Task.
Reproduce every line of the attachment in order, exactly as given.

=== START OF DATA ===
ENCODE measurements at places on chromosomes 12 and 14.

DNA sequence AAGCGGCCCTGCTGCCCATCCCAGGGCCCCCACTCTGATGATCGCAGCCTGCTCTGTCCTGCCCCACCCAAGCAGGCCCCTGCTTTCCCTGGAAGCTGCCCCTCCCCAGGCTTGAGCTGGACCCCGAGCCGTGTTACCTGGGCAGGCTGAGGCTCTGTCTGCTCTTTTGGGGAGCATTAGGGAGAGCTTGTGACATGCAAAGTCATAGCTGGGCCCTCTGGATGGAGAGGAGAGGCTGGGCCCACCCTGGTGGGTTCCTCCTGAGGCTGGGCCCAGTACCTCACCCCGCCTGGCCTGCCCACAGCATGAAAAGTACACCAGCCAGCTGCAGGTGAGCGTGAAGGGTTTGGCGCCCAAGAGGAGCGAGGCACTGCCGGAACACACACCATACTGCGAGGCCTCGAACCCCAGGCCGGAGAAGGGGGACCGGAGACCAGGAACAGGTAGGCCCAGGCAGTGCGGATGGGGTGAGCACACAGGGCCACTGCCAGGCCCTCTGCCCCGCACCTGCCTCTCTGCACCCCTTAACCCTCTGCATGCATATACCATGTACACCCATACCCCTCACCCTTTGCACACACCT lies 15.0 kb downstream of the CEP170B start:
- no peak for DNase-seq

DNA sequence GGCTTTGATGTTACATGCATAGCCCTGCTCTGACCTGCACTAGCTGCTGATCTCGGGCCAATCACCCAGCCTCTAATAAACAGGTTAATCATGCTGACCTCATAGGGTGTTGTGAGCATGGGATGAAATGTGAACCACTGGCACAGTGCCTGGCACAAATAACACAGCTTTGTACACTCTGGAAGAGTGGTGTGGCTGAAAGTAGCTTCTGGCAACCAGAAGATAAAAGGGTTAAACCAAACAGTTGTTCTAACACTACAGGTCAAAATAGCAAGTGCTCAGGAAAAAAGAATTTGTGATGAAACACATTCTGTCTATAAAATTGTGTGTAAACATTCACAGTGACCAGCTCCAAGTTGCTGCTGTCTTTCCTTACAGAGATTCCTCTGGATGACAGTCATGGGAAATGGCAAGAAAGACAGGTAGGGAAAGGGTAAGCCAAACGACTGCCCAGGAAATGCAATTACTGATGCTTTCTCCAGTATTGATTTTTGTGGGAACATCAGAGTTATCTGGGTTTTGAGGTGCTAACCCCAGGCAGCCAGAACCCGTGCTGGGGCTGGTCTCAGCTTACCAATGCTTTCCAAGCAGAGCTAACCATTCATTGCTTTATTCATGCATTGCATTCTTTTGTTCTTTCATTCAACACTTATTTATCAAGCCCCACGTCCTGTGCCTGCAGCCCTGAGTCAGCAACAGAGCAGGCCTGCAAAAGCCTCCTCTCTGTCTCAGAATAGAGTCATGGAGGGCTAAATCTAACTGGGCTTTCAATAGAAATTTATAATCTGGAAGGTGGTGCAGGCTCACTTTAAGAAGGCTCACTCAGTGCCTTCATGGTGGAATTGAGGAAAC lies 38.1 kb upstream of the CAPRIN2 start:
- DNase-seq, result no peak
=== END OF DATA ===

ENCODE measurements at places on chromosomes 12 and 14.

DNA sequence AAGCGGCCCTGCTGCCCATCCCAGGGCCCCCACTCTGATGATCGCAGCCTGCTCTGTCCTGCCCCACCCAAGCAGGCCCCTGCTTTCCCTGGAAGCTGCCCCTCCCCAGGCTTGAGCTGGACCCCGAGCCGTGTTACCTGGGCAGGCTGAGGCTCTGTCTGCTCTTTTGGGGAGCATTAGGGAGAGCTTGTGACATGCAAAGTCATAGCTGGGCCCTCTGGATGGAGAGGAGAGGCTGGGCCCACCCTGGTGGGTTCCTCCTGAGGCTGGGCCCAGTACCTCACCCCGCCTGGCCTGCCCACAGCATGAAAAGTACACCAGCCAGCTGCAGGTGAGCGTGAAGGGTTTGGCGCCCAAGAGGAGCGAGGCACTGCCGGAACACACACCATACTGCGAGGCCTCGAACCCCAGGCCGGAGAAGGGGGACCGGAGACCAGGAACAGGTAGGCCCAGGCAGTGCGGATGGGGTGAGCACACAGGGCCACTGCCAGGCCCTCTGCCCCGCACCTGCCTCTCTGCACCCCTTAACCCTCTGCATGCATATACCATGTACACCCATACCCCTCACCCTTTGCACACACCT lies 15.0 kb downstream of the CEP170B start:
- no peak for DNase-seq

DNA sequence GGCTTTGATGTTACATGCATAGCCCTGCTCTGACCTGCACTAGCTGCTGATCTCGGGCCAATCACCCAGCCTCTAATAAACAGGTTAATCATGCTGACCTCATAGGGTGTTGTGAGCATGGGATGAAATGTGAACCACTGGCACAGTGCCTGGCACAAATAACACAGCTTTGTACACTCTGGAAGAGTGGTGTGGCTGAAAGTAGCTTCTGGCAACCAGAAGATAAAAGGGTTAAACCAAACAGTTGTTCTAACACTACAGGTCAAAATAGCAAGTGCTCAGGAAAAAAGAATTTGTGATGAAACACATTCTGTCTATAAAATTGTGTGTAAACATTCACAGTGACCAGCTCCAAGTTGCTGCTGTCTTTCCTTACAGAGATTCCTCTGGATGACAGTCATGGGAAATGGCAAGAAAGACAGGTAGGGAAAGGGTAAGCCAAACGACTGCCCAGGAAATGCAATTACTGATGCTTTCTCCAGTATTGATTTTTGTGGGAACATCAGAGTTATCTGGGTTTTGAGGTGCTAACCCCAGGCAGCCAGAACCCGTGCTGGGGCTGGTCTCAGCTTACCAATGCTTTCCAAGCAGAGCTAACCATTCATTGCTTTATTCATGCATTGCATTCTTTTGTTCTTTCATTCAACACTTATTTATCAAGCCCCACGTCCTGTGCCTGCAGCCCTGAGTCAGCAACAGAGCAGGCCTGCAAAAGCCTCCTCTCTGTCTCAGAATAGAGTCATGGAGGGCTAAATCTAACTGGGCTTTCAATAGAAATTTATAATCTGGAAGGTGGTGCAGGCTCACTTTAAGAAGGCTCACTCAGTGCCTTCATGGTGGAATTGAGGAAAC lies 38.1 kb upstream of the CAPRIN2 start:
- DNase-seq, result no peak